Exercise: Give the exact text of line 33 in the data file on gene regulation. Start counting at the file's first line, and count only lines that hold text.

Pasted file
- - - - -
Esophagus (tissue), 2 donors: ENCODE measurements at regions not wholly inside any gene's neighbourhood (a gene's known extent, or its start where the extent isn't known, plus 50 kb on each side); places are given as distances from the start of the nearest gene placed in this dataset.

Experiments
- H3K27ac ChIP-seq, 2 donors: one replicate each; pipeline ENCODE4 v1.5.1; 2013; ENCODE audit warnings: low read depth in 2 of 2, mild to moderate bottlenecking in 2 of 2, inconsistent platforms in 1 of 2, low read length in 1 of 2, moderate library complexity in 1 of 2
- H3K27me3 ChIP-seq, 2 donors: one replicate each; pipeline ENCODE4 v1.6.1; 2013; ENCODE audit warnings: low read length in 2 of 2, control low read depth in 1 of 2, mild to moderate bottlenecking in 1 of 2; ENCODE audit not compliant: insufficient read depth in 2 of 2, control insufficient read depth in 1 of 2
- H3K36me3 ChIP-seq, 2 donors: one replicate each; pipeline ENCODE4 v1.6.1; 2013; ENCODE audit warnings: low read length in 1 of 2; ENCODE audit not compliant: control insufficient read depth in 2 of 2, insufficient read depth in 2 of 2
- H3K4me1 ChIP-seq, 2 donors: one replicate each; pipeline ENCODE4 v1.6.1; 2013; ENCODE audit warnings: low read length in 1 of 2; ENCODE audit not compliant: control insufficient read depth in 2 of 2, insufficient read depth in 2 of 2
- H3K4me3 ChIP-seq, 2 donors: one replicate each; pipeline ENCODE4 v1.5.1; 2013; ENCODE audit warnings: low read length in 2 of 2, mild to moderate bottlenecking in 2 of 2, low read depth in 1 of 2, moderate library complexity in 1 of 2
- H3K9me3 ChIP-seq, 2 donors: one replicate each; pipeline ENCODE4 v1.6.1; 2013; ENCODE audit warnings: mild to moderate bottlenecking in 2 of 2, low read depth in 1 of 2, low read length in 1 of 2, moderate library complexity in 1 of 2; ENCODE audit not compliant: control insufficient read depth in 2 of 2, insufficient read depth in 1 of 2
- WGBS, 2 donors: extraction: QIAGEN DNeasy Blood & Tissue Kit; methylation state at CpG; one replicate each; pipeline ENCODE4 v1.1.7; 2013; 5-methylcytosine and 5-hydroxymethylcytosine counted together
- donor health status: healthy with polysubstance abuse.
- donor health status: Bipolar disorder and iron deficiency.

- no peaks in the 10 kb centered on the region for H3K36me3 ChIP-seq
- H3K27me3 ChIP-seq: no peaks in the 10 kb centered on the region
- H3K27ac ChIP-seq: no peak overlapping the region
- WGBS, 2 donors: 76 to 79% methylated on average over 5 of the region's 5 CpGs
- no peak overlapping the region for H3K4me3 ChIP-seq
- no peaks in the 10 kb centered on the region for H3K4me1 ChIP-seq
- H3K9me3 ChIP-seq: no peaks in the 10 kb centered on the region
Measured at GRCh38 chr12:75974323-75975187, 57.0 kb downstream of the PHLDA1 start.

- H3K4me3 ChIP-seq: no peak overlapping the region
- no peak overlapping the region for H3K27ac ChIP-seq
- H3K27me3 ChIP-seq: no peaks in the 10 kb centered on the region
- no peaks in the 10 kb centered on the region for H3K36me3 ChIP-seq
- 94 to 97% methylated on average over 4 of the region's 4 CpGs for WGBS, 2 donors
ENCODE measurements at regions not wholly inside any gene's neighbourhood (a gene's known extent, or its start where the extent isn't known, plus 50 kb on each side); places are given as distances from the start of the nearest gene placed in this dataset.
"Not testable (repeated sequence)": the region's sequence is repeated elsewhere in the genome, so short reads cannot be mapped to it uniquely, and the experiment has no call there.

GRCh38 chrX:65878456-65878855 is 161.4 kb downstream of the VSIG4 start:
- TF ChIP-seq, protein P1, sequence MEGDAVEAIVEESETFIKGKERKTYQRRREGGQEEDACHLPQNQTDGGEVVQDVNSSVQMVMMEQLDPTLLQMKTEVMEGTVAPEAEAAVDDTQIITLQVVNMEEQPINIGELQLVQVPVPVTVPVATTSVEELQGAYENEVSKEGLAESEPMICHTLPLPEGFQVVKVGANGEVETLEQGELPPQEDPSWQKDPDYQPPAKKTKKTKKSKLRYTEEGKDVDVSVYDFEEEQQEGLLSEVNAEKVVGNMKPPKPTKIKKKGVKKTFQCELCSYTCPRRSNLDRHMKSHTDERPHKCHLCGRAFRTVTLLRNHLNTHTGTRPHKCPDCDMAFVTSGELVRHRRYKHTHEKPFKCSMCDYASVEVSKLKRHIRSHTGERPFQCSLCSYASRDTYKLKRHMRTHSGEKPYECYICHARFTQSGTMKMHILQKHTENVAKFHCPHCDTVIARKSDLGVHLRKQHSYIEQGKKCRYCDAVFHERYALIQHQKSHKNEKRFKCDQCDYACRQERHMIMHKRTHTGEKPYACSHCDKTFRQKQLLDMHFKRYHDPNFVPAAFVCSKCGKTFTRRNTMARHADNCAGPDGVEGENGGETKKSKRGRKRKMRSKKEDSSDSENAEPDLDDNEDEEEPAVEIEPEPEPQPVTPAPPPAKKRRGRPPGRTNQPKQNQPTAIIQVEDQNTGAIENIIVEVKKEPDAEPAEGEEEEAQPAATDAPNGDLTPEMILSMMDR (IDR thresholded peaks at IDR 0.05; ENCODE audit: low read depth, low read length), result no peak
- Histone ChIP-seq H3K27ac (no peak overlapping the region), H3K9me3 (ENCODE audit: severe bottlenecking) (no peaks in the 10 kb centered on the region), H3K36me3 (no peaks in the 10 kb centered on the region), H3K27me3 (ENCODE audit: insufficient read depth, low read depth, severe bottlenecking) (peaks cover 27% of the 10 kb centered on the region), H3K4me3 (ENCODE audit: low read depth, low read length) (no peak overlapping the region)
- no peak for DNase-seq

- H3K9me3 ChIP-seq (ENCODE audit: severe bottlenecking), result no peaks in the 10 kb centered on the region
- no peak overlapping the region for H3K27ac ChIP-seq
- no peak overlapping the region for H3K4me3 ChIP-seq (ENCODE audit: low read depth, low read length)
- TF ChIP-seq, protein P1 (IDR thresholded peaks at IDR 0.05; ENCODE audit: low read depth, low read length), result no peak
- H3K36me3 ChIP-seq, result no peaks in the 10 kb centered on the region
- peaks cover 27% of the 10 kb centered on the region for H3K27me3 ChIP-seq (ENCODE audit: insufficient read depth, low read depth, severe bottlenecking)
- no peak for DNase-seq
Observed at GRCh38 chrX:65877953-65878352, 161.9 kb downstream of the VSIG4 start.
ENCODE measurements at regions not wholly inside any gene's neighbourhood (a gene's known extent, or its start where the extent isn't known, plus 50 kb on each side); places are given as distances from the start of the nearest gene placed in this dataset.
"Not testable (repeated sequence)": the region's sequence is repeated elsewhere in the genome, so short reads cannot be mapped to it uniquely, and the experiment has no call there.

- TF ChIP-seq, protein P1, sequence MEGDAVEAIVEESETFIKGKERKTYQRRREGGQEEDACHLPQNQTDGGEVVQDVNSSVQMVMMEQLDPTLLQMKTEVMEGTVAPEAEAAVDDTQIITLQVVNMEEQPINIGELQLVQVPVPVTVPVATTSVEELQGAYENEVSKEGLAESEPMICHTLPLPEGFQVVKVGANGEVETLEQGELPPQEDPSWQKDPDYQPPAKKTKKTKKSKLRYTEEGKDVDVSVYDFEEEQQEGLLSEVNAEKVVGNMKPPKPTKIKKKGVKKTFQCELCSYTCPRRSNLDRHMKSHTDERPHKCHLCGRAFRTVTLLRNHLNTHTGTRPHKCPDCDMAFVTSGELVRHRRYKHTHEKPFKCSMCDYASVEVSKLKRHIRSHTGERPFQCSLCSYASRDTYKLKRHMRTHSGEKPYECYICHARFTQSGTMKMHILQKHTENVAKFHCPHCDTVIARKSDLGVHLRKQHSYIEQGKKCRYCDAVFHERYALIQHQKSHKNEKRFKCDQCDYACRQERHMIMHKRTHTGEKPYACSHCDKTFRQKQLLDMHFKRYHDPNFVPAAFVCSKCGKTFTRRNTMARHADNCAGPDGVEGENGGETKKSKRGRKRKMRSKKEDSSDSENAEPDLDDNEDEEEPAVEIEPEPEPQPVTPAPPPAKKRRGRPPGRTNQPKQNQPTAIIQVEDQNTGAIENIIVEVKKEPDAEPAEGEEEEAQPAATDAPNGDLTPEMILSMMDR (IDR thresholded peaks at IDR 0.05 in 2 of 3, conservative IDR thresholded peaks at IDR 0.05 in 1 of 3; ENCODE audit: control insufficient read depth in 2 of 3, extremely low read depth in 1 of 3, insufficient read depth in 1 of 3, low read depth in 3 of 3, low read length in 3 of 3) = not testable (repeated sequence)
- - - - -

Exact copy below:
- no peak overlapping the region for H3K4me3 ChIP-seq (ENCODE audit: low read depth, low read length)